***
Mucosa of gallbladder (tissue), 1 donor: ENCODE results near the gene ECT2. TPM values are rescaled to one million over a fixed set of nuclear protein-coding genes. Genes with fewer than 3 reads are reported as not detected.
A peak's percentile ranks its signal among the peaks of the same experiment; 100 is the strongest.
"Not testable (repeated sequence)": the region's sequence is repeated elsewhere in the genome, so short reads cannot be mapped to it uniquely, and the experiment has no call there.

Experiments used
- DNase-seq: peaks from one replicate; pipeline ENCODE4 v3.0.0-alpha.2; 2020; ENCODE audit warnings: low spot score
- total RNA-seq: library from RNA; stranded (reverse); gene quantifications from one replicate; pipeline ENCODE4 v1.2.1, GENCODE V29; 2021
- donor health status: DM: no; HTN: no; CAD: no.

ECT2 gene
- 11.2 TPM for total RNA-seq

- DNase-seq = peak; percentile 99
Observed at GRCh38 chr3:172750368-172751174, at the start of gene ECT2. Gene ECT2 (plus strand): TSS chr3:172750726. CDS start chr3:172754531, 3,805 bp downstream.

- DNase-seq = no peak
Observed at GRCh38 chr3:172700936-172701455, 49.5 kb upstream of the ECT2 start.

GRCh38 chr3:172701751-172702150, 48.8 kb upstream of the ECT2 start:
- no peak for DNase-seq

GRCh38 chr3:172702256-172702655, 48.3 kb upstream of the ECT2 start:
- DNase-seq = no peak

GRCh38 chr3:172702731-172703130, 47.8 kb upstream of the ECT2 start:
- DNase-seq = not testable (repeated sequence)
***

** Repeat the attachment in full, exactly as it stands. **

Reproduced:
Mucosa of gallbladder (tissue), 1 donor: ENCODE results near the gene ECT2. TPM values are rescaled to one million over a fixed set of nuclear protein-coding genes. Genes with fewer than 3 reads are reported as not detected.
A peak's percentile ranks its signal among the peaks of the same experiment; 100 is the strongest.
"Not testable (repeated sequence)": the region's sequence is repeated elsewhere in the genome, so short reads cannot be mapped to it uniquely, and the experiment has no call there.

Experiments used
- DNase-seq: peaks from one replicate; pipeline ENCODE4 v3.0.0-alpha.2; 2020; ENCODE audit warnings: low spot score
- total RNA-seq: library from RNA; stranded (reverse); gene quantifications from one replicate; pipeline ENCODE4 v1.2.1, GENCODE V29; 2021
- donor health status: DM: no; HTN: no; CAD: no.

ECT2 gene
- 11.2 TPM for total RNA-seq

- DNase-seq = peak; percentile 99
Observed at GRCh38 chr3:172750368-172751174, at the start of gene ECT2. Gene ECT2 (plus strand): TSS chr3:172750726. CDS start chr3:172754531, 3,805 bp downstream.

- DNase-seq = no peak
Observed at GRCh38 chr3:172700936-172701455, 49.5 kb upstream of the ECT2 start.

GRCh38 chr3:172701751-172702150, 48.8 kb upstream of the ECT2 start:
- no peak for DNase-seq

GRCh38 chr3:172702256-172702655, 48.3 kb upstream of the ECT2 start:
- DNase-seq = no peak

GRCh38 chr3:172702731-172703130, 47.8 kb upstream of the ECT2 start:
- DNase-seq = not testable (repeated sequence)